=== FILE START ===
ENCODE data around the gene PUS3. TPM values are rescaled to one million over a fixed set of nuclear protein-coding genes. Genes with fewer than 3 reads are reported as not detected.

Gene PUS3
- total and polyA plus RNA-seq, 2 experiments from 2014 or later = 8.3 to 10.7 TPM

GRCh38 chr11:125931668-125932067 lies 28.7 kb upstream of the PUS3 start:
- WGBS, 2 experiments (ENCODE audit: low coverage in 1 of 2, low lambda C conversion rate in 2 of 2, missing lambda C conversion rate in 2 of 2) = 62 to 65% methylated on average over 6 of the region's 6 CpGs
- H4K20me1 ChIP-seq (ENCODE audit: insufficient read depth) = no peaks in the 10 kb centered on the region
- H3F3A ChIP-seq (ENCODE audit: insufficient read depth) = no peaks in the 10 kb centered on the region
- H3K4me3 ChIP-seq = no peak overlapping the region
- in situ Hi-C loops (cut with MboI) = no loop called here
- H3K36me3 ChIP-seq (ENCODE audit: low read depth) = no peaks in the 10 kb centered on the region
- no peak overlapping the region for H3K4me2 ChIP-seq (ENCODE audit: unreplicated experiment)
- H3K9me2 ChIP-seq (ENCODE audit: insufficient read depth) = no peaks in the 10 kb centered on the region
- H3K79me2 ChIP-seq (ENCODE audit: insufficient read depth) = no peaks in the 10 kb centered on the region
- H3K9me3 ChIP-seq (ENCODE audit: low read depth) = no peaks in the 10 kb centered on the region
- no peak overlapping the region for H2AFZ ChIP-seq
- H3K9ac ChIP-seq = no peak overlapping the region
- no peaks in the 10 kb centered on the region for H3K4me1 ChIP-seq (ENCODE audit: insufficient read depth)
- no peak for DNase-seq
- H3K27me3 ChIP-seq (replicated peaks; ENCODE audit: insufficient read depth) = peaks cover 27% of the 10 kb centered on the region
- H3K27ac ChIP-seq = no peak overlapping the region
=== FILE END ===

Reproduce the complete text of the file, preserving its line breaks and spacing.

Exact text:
ENCODE data around the gene PUS3. TPM values are rescaled to one million over a fixed set of nuclear protein-coding genes. Genes with fewer than 3 reads are reported as not detected.

Gene PUS3
- total and polyA plus RNA-seq, 2 experiments from 2014 or later = 8.3 to 10.7 TPM

GRCh38 chr11:125931668-125932067 lies 28.7 kb upstream of the PUS3 start:
- WGBS, 2 experiments (ENCODE audit: low coverage in 1 of 2, low lambda C conversion rate in 2 of 2, missing lambda C conversion rate in 2 of 2) = 62 to 65% methylated on average over 6 of the region's 6 CpGs
- H4K20me1 ChIP-seq (ENCODE audit: insufficient read depth) = no peaks in the 10 kb centered on the region
- H3F3A ChIP-seq (ENCODE audit: insufficient read depth) = no peaks in the 10 kb centered on the region
- H3K4me3 ChIP-seq = no peak overlapping the region
- in situ Hi-C loops (cut with MboI) = no loop called here
- H3K36me3 ChIP-seq (ENCODE audit: low read depth) = no peaks in the 10 kb centered on the region
- no peak overlapping the region for H3K4me2 ChIP-seq (ENCODE audit: unreplicated experiment)
- H3K9me2 ChIP-seq (ENCODE audit: insufficient read depth) = no peaks in the 10 kb centered on the region
- H3K79me2 ChIP-seq (ENCODE audit: insufficient read depth) = no peaks in the 10 kb centered on the region
- H3K9me3 ChIP-seq (ENCODE audit: low read depth) = no peaks in the 10 kb centered on the region
- no peak overlapping the region for H2AFZ ChIP-seq
- H3K9ac ChIP-seq = no peak overlapping the region
- no peaks in the 10 kb centered on the region for H3K4me1 ChIP-seq (ENCODE audit: insufficient read depth)
- no peak for DNase-seq
- H3K27me3 ChIP-seq (replicated peaks; ENCODE audit: insufficient read depth) = peaks cover 27% of the 10 kb centered on the region
- H3K27ac ChIP-seq = no peak overlapping the region